One of Dr. Yuen’s patients was Tom (pseudonym), a government official who had a herniated disc. The 40-year-old patient could n’t walk due to his severely damaged knees. After visiting the hospital and obtaining an MRI report, Tom’s physician confirmed that he had a slipped disc and said he would require surgery to remove the cartilage.

His colleagues him referred to Dr. Yuen for a second opinion. She suggested a 10-session treatment plan, including cupping, acupuncture, and Chinese herbal medication. She said the patient could resume work within two weeks.

Why shouldn’t surgery be a patient’s first choice?

If the doctor takes the Western clinical approach, a surgeon would remove the slipped disc altogether. Since the disc will grow back, the patient might be risking the need for another painful operation in the future.

On the other hand, Chinese medicine focuses on treating the cause of the disc herniation, so it’s less likely to relapse. TCM believes in maintaining the human structure unaltered as much as possible. Removing any body may cause meridian damage and side effects, which is not a permanent cure.

Five organs are linked to various body parts through meridians, and each part of the body is managed separately.

The traditional Chinese medical book “Yellow Emperor’s Indoor Canon,” points out: “kidney controls the bones.” Therefore, treating a disc herniation means also nourishing the kidneys.

In addition to oral medication, acupuncture that targets the kidney meridians is used to speed up the healing process.

If a patient experiences a sense of cold air leaving from their skin or sweating more than usual, it indicates that the toxicity is dissipating through unlocked acupoints.

Dr. Yuen emphasized that looking after our muscles and bones helps eliminate diseases. Hence, maintaining a standard spinal curve is essential to human health. Many acupoints on both sides of the spine are connected to the viscera (internal organs). If a particular visceral cancer mutates, pressing that organ’s acupoint will trigger pain.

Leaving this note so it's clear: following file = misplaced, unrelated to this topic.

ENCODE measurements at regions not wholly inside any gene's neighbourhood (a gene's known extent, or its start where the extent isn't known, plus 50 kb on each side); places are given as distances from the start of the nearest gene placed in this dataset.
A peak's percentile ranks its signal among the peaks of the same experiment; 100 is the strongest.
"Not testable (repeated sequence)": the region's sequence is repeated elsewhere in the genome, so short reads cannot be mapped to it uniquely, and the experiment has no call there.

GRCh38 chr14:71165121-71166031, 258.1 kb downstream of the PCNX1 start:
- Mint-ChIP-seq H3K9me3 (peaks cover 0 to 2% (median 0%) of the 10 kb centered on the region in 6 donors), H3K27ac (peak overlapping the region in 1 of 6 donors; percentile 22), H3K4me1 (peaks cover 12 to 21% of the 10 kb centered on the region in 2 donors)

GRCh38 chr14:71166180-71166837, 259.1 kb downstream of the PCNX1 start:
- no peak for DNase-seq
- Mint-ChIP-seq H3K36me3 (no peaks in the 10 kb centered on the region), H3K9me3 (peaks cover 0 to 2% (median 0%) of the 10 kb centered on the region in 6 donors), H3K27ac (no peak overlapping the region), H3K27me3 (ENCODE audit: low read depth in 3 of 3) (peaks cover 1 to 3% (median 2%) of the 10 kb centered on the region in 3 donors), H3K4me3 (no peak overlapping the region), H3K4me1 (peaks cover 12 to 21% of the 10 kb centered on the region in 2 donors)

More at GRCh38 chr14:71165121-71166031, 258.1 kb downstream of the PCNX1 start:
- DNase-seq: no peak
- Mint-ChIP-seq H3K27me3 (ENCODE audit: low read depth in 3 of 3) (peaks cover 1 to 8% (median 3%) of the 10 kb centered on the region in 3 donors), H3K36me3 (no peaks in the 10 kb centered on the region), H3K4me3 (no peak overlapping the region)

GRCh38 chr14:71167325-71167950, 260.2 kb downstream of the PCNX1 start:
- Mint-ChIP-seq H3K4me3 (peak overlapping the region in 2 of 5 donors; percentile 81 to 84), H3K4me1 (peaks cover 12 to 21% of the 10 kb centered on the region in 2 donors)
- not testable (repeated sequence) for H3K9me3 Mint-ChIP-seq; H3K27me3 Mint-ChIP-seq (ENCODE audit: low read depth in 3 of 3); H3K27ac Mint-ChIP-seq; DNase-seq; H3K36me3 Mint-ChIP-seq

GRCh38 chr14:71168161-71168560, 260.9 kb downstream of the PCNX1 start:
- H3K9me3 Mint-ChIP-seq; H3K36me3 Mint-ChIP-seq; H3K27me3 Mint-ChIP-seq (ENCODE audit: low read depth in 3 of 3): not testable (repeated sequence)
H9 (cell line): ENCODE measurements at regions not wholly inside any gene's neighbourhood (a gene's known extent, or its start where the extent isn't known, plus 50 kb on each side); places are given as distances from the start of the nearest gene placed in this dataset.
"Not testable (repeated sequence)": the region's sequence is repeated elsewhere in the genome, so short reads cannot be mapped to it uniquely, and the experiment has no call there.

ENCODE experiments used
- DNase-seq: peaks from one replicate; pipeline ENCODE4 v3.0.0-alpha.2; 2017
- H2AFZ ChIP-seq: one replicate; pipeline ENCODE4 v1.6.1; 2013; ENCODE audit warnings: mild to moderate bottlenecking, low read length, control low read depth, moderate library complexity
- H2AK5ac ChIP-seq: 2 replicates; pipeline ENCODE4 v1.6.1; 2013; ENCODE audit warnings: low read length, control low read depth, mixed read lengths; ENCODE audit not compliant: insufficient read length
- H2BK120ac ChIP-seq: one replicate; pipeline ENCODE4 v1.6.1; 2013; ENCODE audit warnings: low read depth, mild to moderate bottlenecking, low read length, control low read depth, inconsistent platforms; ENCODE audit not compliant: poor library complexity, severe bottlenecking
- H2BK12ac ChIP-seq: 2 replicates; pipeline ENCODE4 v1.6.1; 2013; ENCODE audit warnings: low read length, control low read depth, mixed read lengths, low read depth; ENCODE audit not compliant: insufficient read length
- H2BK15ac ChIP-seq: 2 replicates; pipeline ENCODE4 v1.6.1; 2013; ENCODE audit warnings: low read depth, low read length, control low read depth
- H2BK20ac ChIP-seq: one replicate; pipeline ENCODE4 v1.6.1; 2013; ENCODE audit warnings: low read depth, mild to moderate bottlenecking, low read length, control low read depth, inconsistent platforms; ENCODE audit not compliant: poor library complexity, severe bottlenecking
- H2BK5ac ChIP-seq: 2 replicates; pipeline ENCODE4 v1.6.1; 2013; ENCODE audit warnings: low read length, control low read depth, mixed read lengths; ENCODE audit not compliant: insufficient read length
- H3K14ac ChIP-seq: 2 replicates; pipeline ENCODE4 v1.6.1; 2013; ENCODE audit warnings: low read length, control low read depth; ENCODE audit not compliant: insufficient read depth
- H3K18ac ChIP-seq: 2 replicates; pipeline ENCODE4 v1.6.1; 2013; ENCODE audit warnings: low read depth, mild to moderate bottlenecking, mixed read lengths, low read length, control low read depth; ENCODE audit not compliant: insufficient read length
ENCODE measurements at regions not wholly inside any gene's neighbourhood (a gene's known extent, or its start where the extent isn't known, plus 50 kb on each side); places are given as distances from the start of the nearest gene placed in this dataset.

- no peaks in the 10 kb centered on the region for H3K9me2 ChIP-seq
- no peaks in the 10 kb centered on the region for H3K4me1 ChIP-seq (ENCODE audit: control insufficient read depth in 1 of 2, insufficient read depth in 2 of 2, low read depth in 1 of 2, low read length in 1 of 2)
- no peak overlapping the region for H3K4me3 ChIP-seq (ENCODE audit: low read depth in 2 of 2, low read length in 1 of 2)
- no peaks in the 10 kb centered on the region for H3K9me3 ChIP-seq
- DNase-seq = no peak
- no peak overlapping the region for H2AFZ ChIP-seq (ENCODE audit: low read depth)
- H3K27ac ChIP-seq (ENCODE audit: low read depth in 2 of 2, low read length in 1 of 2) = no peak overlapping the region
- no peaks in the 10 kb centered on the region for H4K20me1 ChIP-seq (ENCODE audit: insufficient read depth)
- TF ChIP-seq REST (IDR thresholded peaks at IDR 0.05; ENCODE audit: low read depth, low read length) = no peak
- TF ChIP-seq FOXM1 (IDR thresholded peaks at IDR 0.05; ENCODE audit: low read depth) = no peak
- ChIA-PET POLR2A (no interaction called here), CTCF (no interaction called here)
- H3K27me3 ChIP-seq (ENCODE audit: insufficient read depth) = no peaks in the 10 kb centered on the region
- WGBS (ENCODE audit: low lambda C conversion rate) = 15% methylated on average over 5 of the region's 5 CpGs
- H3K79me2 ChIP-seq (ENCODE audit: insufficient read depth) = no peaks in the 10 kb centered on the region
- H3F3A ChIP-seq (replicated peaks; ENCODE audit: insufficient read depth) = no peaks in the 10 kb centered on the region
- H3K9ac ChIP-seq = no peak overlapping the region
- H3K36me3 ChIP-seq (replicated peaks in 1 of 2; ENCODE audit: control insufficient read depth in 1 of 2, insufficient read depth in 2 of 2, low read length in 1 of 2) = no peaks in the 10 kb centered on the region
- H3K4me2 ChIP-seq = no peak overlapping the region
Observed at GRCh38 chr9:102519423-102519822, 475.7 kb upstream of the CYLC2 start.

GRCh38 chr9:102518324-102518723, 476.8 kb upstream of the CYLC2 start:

Caring For the Spinal Discs

Dr. Yuen suggested two simple steps to maintain a healthy spine: squatting and stretching the spine.

(1) Time Step

Relax your body. Make sure your hips are straight. Bend your knees slightly. Place Your hands in front of your abdomen as if they are holding a ball and hold for 15 minutes. practice daily. You may sweat slightly during the exercise, indicating detoxification is happening.

(2) Stretch

Stand straight with your legs slightly apart. Slowly bend forward until you can grab your ankles. If you cannot reach your ankles, hold your shins. The more you practice, the more you feel your spine opening up.

Traditional Medicine practitioner, Dr. Yuen Oi-lin, demonstrates stretching (L) and Zama step (R). (Photo by Production Team of 100 Ways to Heal Your Body)

Dr. Yuen expressed that she enjoys stretching and meditating in the sun. “Sunlight enhances microcirculation, prevents varicose veins, and strengthens our muscles and bones.” However, she reminded patients to start slowly and avoid overdoing it, or else they might sprain or fracture the cervical spine.


As for food therapy, Dr. Yuen recommends a soup containing hairy fig, Himalayan Teasel root, Millettia, and pork shank. The soup is family-friendly since it nourishes and restores the qi in the internal system, which helps prevent blockages and improves blood circulation.

Dr. Yuen suggests that beans and nuts are ideal for nourishing our kidneys. Any beans, such as soybeans, black beans, and pinto beans. The doctor joked, “Interestingly, the beans are shaped like our kidneys.”